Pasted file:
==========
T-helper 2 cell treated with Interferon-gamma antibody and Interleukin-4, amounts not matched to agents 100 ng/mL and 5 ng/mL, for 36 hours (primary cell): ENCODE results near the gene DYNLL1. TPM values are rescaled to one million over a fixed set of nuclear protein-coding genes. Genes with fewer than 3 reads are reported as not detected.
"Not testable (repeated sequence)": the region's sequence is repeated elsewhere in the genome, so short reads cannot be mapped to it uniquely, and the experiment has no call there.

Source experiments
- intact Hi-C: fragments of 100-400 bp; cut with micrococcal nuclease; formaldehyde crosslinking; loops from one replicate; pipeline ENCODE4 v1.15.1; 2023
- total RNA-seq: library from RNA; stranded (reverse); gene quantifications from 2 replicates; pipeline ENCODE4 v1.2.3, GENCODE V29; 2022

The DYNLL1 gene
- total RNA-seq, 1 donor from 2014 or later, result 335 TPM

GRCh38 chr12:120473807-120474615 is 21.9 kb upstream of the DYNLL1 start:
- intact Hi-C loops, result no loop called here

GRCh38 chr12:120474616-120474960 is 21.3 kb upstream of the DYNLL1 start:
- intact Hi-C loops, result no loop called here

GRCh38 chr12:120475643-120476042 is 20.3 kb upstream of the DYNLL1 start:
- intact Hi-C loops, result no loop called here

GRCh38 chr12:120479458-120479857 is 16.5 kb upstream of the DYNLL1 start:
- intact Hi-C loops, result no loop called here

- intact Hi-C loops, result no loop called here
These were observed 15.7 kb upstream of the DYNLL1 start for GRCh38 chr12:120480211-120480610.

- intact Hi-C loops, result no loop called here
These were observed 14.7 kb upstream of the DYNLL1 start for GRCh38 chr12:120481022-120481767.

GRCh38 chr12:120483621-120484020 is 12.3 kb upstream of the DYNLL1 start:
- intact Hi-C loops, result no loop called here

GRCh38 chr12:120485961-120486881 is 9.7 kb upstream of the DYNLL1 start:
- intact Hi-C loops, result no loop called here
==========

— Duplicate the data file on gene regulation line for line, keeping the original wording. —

T-helper 2 cell treated with Interferon-gamma antibody and Interleukin-4, amounts not matched to agents 100 ng/mL and 5 ng/mL, for 36 hours (primary cell): ENCODE results near the gene DYNLL1. TPM values are rescaled to one million over a fixed set of nuclear protein-coding genes. Genes with fewer than 3 reads are reported as not detected.
"Not testable (repeated sequence)": the region's sequence is repeated elsewhere in the genome, so short reads cannot be mapped to it uniquely, and the experiment has no call there.

Source experiments
- intact Hi-C: fragments of 100-400 bp; cut with micrococcal nuclease; formaldehyde crosslinking; loops from one replicate; pipeline ENCODE4 v1.15.1; 2023
- total RNA-seq: library from RNA; stranded (reverse); gene quantifications from 2 replicates; pipeline ENCODE4 v1.2.3, GENCODE V29; 2022

The DYNLL1 gene
- total RNA-seq, 1 donor from 2014 or later, result 335 TPM

GRCh38 chr12:120473807-120474615 is 21.9 kb upstream of the DYNLL1 start:
- intact Hi-C loops, result no loop called here

GRCh38 chr12:120474616-120474960 is 21.3 kb upstream of the DYNLL1 start:
- intact Hi-C loops, result no loop called here

GRCh38 chr12:120475643-120476042 is 20.3 kb upstream of the DYNLL1 start:
- intact Hi-C loops, result no loop called here

GRCh38 chr12:120479458-120479857 is 16.5 kb upstream of the DYNLL1 start:
- intact Hi-C loops, result no loop called here

- intact Hi-C loops, result no loop called here
These were observed 15.7 kb upstream of the DYNLL1 start for GRCh38 chr12:120480211-120480610.

- intact Hi-C loops, result no loop called here
These were observed 14.7 kb upstream of the DYNLL1 start for GRCh38 chr12:120481022-120481767.

GRCh38 chr12:120483621-120484020 is 12.3 kb upstream of the DYNLL1 start:
- intact Hi-C loops, result no loop called here

GRCh38 chr12:120485961-120486881 is 9.7 kb upstream of the DYNLL1 start:
- intact Hi-C loops, result no loop called here